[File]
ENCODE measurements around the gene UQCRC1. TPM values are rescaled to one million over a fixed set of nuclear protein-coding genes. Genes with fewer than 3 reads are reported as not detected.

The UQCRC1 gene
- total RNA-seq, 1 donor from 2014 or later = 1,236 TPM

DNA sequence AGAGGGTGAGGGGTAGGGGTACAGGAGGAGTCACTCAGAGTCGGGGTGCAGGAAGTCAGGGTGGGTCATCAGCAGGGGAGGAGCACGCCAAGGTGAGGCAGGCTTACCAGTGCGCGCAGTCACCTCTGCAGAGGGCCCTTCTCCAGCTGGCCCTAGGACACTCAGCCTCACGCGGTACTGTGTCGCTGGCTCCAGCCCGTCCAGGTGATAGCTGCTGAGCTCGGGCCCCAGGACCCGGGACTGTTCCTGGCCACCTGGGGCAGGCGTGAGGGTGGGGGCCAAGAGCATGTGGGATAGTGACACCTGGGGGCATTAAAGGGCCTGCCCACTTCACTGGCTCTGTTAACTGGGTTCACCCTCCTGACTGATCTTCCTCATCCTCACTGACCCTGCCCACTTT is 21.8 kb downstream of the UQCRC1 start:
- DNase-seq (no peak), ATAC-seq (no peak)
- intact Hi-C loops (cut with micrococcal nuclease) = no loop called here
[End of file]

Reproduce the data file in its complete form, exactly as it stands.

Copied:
ENCODE measurements around the gene UQCRC1. TPM values are rescaled to one million over a fixed set of nuclear protein-coding genes. Genes with fewer than 3 reads are reported as not detected.

The UQCRC1 gene
- total RNA-seq, 1 donor from 2014 or later = 1,236 TPM

DNA sequence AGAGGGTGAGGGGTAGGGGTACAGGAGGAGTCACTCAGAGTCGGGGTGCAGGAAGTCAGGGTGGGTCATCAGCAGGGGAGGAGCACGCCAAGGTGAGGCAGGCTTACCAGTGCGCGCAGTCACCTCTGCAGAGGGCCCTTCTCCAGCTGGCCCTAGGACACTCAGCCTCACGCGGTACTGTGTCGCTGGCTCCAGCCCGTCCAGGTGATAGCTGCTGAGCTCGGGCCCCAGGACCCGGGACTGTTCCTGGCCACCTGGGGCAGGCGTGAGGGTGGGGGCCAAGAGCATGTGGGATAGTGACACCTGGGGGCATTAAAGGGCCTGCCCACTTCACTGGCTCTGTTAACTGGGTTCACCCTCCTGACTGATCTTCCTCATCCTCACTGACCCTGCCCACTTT is 21.8 kb downstream of the UQCRC1 start:
- DNase-seq (no peak), ATAC-seq (no peak)
- intact Hi-C loops (cut with micrococcal nuclease) = no loop called here